"Your Majesty." The Serjeant makes deep bow. "Mr. Pepys and Sir William expressed an interest in touring the royal cellar. My abject apologies for not informing you beforehand."

"Oh... Yes, well." Charles waves a lace-trimmed wrist. "Carry on, Dalton. Batten, Pepys...Good to see you. Jamie tells me things are going swimmingly at the Naval Office. (Haw, haw) Have a good look round, quite a place."

"Your Majesty." Pepys and Batten manage to squeak, backing away in bow state.

Castlemaine eyeing them narrowly...


I take the party-Sam, Bess, Jane Turner, Martha Batten camped out tonight in the Montagus' Wardrobe lodging?...

But he and Jem are out in the country...

"Pepys? Dear Cousin Elisabeth? Mrs...Yes, Turner. And..."

"Martha Batten, my lord. Daughter to Sir Will, my lord." Martha nervously.

"Yes. To what do we owe this...Unexpected pleasure?"

"Me lor'..." Sarah steps in. Having sampled a little too much of the ale...Again.

"Mr. Peeps wuz over with his Missus and com fer dinner with Mr. Cree...d, Sir Will, some Capt'n and And they all comes back from their plays...Sumadem and Mr. Peeps says 'les have us a lil' ale and apppples, Sarah.' and I says..."

"Yes, certainly. Always glad to have you, Samuel. I hope you enjoyed your stay. Sarah, I'd like a word with you after our guests...Leave."

Robert Gertz  •  Link

Jamie and Anne kissing and leaning on each other at the play? Would be great to hear Bess' take...

Geesh Sam would you prefer Jamie flaunting a mistress?

"But my God, Bess. It was his own wife!"

Yeah, I know it's unconventional, embarrassing to make such a public display. But I would say I like Jamie more and more, at least as a human being...

A. Hamilton  •  Link

unnatural dalliances

such as kissing, and leaning upon one another

Samuel Prig speaking. Better Georges Brassens:

Les amoureux qui s'bécott'nt sur les bancs publics
Bancs publics, bancs publics
En s'fouttant pas mal du regard oblique
Des passants honnêtes
Les amoureux qui s'bécott'nt sur les bancs publics
Bancs publics, bancs publics
En s'disant des "Je t'aime" pathétiques
Ont des p'tit's gueul' bien sympatiques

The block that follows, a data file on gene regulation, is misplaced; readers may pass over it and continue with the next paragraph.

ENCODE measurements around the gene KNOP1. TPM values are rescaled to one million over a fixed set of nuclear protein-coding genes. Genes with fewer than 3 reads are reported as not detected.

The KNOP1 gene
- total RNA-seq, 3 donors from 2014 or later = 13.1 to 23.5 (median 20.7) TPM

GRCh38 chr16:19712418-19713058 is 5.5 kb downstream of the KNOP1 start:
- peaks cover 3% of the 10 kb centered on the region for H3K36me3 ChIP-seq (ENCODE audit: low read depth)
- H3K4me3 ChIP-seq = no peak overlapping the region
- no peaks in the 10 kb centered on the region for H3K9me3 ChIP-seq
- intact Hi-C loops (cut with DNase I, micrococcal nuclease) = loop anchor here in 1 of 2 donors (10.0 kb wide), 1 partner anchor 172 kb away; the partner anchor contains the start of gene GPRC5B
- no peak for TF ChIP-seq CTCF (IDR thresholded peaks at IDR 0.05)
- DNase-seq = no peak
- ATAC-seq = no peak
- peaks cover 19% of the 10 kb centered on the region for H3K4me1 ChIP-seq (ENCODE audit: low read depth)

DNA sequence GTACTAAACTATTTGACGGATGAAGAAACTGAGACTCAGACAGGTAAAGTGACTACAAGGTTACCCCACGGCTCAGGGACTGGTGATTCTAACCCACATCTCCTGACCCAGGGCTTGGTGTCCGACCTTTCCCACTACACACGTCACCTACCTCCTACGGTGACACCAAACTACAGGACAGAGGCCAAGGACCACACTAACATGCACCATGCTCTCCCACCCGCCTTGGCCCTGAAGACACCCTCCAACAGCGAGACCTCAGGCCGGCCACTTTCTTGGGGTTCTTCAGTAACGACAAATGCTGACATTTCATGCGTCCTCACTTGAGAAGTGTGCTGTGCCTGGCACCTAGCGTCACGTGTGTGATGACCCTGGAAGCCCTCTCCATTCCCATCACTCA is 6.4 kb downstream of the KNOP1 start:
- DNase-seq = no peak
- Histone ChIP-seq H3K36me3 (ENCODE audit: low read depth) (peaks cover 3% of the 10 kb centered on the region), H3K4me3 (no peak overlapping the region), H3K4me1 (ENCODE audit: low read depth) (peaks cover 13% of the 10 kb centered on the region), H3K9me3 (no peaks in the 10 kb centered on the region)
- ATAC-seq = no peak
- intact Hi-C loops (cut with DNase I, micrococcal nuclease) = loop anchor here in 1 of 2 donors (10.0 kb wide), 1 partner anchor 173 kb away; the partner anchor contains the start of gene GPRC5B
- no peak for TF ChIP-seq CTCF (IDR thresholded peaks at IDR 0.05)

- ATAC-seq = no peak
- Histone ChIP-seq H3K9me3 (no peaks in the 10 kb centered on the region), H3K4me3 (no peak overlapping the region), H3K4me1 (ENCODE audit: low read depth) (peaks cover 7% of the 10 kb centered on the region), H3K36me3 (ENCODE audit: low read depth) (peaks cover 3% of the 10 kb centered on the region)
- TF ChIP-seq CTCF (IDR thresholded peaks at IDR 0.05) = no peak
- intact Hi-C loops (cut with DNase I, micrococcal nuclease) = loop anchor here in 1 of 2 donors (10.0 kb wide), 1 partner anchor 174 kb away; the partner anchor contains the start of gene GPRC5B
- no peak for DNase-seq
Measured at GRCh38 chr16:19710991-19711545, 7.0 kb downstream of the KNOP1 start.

Les Amoureux des bancs publics

daniel  •  Link

Apples and ale

sounds good, I think I'll have that too!

jeannine  •  Link

Robert, Perhaps James may be playing Mr. Sweetie to his wife in public to cover up the latest gossip about Lady Chesterfield??? I am sure that she has heard the rumors about Lady C. being quickly brought to "the country home" by her husband to get her away from James's clutches. Anne Hyde was nobody's fool and VERY aware of James' and his playing around, so perhaps he's tryuing to get out of the dog house??……

On another note, as we've seen before, sometimes the audience antics are more entertaining than the play.

jeannine  •  Link

And as for you Mr. Hamilton, I'll turn to that comic genius Steve Martin who once said....
"Boy, those French, they have a different word for everything" ...
Thanks for the poem!

A. De Araujo  •  Link

"impertinent and unnatural dalliances"
I wonder if the audience had the same reaction or if it was the Puritan in Sam who was scandalized.

Terry F  •  Link

"Sir J. Lawson...come...from the Streights...with great renown among all men, and, I perceive, mightily esteemed at Court by all" and to the great envy of Sandwich, who had had his own time in the Mediterranean (the rivalry was bared by Sandwich to Pepys on 27 June):

in Aqua Scripto  •  Link

The Wine cellar be off the Great Hall, the pantry across the road from the Great Hall. The Kings suite is over looking the Tems.